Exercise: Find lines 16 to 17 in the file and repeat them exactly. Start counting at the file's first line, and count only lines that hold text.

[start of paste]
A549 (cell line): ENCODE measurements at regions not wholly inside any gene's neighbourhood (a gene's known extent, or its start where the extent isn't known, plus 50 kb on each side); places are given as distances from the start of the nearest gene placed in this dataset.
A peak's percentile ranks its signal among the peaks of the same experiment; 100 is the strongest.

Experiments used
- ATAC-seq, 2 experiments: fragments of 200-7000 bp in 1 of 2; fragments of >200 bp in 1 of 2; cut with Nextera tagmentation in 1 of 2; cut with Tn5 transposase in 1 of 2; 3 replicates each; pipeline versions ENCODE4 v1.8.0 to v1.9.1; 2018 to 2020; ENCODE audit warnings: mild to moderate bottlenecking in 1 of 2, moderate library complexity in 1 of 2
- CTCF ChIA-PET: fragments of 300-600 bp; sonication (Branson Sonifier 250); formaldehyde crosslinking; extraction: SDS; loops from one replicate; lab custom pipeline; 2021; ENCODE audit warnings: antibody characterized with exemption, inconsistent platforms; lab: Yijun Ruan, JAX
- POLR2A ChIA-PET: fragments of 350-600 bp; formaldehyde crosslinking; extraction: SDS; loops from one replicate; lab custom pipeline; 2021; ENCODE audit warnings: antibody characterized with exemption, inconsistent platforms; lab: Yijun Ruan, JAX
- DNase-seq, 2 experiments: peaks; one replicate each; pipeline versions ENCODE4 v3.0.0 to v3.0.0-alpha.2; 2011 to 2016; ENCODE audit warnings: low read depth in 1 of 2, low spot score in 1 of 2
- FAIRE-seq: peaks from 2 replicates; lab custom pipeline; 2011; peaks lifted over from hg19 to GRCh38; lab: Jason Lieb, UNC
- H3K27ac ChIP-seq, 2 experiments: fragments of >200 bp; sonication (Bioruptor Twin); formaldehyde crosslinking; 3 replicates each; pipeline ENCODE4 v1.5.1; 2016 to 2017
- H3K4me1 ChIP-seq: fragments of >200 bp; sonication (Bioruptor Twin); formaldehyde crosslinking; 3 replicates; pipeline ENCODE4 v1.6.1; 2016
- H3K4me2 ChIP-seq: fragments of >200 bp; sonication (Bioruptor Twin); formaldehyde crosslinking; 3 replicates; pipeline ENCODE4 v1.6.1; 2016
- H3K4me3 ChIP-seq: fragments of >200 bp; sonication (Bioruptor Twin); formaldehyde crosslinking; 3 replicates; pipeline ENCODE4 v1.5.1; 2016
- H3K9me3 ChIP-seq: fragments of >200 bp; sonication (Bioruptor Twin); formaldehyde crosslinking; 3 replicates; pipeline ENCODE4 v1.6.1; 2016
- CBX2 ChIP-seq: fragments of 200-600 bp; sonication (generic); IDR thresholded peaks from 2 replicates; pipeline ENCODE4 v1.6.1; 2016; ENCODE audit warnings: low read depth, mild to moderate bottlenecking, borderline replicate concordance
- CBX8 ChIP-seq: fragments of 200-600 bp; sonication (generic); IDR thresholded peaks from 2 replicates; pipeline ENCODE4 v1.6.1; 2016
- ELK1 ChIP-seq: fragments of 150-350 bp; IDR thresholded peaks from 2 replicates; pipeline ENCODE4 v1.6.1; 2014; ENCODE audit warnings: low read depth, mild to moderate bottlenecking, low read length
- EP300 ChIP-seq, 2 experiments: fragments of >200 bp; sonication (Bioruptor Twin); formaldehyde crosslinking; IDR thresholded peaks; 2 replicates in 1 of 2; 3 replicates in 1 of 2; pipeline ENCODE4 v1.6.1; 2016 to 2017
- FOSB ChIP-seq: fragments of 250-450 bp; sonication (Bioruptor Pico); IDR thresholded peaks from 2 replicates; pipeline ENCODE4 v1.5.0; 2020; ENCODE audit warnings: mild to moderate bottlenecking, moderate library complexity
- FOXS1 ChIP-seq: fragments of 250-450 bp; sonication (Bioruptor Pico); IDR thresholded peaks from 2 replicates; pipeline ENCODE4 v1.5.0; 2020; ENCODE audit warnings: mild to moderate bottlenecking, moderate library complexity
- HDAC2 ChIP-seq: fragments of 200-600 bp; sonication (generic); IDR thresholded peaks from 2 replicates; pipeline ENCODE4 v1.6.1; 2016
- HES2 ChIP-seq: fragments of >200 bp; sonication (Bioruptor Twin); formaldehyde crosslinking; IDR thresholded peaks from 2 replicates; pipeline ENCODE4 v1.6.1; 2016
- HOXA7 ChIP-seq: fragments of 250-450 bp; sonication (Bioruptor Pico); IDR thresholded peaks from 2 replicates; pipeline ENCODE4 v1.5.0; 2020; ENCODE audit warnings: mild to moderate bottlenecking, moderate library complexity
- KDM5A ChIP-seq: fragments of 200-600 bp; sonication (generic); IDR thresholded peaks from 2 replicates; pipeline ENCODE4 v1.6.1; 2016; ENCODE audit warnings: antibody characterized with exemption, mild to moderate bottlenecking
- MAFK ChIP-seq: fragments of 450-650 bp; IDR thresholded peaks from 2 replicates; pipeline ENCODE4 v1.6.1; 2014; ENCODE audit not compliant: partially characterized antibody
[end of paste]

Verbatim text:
- ELK1 ChIP-seq: fragments of 150-350 bp; IDR thresholded peaks from 2 replicates; pipeline ENCODE4 v1.6.1; 2014; ENCODE audit warnings: low read depth, mild to moderate bottlenecking, low read length
- EP300 ChIP-seq, 2 experiments: fragments of >200 bp; sonication (Bioruptor Twin); formaldehyde crosslinking; IDR thresholded peaks; 2 replicates in 1 of 2; 3 replicates in 1 of 2; pipeline ENCODE4 v1.6.1; 2016 to 2017